“One of Illinois’ new laws requires consumers to reach for their identification as well as their cash when they have a clogged drain,” qconline.com reports. “The law that took effect Sunday requires a valid identification to buy products containing chemicals listed within the Federal Caustic Poison Act in concentrations that require the warning ’causes severe burns’ on the packaging. Targeted substances include hydrochloric and sulfuric acids. Purchasers also must sign a log with their name and address. ‘We’re looking at Drano, Liquid-Plumr — those are the big ones,’ Rep. Rich Morthland, R-Cordova, said.” Health and safety run amok, you ask? Nanny state making sure you don’t hurt yourself? Nope. In the Land of Lincoln, Drano is considered a dangerous weapon . . .

The law was proposed after acid was used as a weapon to cause disfiguring injuries, according to the Illinois Senate Republicans’ website. State Rep. Morthland said he heard committee testimony from victims of such attacks whose horrific injuries required multiple surgeries . . .

Failure to comply is a business offense under to the law with fines up to $150 for the first violation, $500 for the second and $1,500 for the third and any subsequent violations within 12 months.

Mr. Trevor said people wanting to misuse the substances likely still will find a way to circumvent safeguards. He said he has heard some grumbling from customers, but there is not much choice right now.

“If they need a drain cleaned, they are going to buy the product,” he said.

Why does the name Raymond Patriarca suddenly spring to mind? [h/t to APBTFan for the link]

21 Responses to If You Want to Know Why Illinois is the Only State That Bans Concealed Carry, Read This . . .

  1. Y’all are making a big assumption that this is truly about the nanny state.

    Given Illinois’ past, I’ll bet it’s because Chicago is the locus of American manufacturing of drain snakes, and the lobbyists for that industry have been buying pols in Springfield lately!

  2. Arg. Someone needs to point out that humans have been killing each other with rocks, sticks, and their bare hands for thousands of years. This law is not going to change anything for criminals.

    • But it makes more work for gub’mt minions.

      “Grandpaw, what did you do before you retired?”

      “Sweety, I was in charge of filing the Drano reports.”

      • I think you meant “I slept at the office for Drano reports – we were supposed to keep records of every evil person wanting to unclog a drain, but thanks to the good old union, we got paid to sleep 8 hours a day!”

  3. I have now added a new item to my shopping list for the next time I am in Indiana, Kentucky or Missouri ( besides gas and smokes cheaper too! And can buy ammo without an ID card. )

  4. “Mr. Trevor said people wanting to misuse the substances likely still will find a way to circumvent safeguards. He said he has heard some grumbling from customers, but there is not much choice right now.”
    —–
    Translation:
    “This new law won’t really stop anyone from doing what they want to do. F*** you, anyway.”

  5. So, I guess now every person that buys drain cleaner will be a suspect the next time it is used in a crime … [sarcasm]Sure, that makes sense. I’m sure the police are going to love checking alibis for several thousand more people. That ought to help solve crimes.[/sarcasm] I cannot see a criminal who is intent on using drain cleaner in a crime (seems more like an improvised weapon of opportunity, anyway) being turned away from buying it because he/she has to show ID. There’s just no way sales logs at Wal-mart and Home Depot are going to lead to an arrest.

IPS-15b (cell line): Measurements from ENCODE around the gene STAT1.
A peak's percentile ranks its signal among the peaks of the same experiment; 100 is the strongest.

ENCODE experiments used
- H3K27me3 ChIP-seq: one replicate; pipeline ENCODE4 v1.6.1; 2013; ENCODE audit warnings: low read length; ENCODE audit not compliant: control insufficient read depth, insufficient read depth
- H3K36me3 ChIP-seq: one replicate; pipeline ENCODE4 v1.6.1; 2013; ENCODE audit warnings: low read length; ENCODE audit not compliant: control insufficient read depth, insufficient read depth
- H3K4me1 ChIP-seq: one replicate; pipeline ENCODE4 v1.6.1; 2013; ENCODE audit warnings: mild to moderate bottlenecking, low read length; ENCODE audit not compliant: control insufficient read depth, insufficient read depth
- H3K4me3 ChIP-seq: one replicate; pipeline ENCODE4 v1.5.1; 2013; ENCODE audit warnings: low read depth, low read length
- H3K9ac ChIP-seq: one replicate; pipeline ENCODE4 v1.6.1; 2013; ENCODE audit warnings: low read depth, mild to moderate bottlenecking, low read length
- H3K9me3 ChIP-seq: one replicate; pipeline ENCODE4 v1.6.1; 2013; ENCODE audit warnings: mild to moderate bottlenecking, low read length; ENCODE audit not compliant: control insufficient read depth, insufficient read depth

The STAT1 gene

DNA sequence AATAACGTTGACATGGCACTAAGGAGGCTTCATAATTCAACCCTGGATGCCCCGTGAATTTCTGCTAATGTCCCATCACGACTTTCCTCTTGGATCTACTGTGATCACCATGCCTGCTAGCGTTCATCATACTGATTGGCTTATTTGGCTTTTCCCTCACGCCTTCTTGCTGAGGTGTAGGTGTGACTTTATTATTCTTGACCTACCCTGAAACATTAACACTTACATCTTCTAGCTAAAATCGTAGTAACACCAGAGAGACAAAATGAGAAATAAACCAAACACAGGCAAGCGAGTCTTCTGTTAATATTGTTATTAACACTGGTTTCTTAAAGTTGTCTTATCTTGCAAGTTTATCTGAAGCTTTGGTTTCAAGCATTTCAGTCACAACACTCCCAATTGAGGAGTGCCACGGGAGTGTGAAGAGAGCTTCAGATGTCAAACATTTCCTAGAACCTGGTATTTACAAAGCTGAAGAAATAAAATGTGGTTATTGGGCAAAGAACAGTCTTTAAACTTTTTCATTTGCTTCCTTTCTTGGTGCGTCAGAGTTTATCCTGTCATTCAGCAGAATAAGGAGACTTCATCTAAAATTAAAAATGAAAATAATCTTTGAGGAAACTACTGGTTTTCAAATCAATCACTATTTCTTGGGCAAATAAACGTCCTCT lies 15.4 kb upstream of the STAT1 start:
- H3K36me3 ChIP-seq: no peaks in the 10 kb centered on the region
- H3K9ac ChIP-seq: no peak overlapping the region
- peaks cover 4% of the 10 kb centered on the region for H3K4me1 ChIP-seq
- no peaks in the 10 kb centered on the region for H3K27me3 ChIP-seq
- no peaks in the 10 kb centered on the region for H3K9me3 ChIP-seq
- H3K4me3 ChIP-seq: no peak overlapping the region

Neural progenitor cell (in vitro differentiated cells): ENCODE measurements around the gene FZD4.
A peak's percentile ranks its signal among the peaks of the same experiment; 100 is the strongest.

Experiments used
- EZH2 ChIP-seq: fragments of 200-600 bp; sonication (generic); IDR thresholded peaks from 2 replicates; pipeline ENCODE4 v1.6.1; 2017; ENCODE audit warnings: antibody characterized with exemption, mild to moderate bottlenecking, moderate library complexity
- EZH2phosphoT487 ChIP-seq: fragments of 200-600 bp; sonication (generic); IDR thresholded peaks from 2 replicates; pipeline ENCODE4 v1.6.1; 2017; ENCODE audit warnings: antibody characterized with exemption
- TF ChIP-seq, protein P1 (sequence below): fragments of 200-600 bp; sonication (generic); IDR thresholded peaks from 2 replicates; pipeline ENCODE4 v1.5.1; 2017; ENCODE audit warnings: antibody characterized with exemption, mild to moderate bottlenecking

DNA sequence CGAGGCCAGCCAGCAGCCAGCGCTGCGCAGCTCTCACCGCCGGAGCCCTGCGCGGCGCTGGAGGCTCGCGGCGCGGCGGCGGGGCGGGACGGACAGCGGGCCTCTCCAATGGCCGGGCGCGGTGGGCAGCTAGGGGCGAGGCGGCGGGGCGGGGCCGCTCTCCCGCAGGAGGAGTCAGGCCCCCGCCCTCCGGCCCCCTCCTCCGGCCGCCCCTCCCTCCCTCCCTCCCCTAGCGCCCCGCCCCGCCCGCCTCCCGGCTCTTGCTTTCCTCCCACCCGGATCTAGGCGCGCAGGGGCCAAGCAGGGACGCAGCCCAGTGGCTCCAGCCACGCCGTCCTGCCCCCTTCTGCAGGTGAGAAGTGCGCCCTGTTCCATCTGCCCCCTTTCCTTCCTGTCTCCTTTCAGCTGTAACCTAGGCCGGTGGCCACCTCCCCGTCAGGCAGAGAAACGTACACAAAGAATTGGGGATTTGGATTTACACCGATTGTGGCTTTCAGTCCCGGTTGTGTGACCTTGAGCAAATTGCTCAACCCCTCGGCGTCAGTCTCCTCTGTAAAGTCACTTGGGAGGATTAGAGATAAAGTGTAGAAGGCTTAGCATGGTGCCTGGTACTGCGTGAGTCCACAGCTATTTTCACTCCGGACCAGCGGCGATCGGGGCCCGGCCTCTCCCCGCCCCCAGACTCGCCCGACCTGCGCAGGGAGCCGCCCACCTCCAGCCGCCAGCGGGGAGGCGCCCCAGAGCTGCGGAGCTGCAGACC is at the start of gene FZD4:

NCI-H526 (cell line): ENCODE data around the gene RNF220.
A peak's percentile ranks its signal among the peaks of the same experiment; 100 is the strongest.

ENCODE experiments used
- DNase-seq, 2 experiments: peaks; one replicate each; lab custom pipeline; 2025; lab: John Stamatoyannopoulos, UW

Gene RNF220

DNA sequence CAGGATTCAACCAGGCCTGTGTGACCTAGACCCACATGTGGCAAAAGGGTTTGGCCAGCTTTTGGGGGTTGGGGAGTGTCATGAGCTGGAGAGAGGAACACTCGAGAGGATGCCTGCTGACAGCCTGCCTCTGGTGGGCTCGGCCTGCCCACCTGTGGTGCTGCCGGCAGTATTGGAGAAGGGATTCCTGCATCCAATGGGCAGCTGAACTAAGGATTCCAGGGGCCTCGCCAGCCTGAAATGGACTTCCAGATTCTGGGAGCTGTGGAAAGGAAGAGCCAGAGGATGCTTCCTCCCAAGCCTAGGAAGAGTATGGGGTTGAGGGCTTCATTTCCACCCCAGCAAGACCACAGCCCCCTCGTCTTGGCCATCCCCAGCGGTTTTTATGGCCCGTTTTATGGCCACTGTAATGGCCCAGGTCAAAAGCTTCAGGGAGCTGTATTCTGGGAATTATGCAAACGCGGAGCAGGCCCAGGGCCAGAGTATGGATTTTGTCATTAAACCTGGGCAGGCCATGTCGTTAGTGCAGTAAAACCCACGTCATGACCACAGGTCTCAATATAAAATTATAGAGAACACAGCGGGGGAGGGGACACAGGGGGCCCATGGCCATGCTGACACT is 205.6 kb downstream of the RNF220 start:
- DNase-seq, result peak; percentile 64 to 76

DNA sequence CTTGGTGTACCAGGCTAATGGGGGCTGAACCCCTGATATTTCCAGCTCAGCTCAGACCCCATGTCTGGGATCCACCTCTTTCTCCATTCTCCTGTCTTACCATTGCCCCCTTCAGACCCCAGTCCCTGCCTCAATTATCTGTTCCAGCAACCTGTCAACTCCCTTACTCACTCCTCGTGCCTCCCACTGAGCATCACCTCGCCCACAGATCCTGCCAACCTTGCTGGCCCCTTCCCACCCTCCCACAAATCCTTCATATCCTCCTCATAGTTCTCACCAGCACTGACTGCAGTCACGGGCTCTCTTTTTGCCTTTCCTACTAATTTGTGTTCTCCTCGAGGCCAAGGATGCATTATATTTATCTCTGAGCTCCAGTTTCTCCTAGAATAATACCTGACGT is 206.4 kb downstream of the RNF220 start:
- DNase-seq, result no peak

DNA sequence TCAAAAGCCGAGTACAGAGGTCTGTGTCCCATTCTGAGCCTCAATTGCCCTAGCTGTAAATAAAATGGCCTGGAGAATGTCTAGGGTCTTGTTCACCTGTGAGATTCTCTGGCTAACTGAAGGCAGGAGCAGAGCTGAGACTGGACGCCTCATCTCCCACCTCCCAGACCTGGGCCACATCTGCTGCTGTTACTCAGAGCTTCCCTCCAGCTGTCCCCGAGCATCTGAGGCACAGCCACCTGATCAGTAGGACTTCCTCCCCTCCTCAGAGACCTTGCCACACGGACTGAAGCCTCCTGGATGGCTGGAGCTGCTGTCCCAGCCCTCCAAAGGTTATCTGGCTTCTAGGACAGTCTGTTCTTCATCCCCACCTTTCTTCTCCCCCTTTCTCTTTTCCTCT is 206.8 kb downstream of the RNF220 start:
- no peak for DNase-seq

6. According to the MSDS, Draino liquid is made from lye and bleach, so what exactly keeps people from mixing those two together to get around this registration system, or keep them from mixing bleach and ammonia? Shit you could make something even more caustic. I wonder if I’m going to need to register my next car battery as well.

  7. Do consumers have to show ID before they buy kitchen, street, and survival knives in Illinois? What about crow bars and hammers, and baseball bats and hockey sticks? Has Illinois outlawed slingshots? The northern Chicago suburbs of Morton Grove and Skokie were the first places to ban handguns back in the late 70’s/early 80’s. Funny coincidence that within ten years Chicago gang crime began, for the first time, to make its way into those same suburbs.

  8. The race is on between Illinois, Massachusetts and California to see who can pass the greatest number of stupid laws in the least amount of time. It’s still early in the competition, and Illinois is presently ahead of Massachusetts only because the Boston knife control law is still being written. http://www.freerepublic.com/focus/f-news/2776520/posts

    California is lagging in the three-way competition since it has so many stupid laws on its books that it needs additional books. A proposal to authorize additional books has been sent to the Additional Books Subcommittee.

  9. This legislation doesn’t go far enough. After all it is an undisputed fact that the source of illegal drain cleaner stems from thief of such liquids from legal owners.
    Proper storage (either in an approved Drain Clearer Safe or Bottle Cap locks) must be required by law!

    Please, think of the children.

  10. “find ways to circumvent safeguards”? I can’t think of a way to *not* circumvent safeguards. This was bill was probably conceived just to smuggle some pork.

Leave a Reply

Your email address will not be published. Required fields are marked *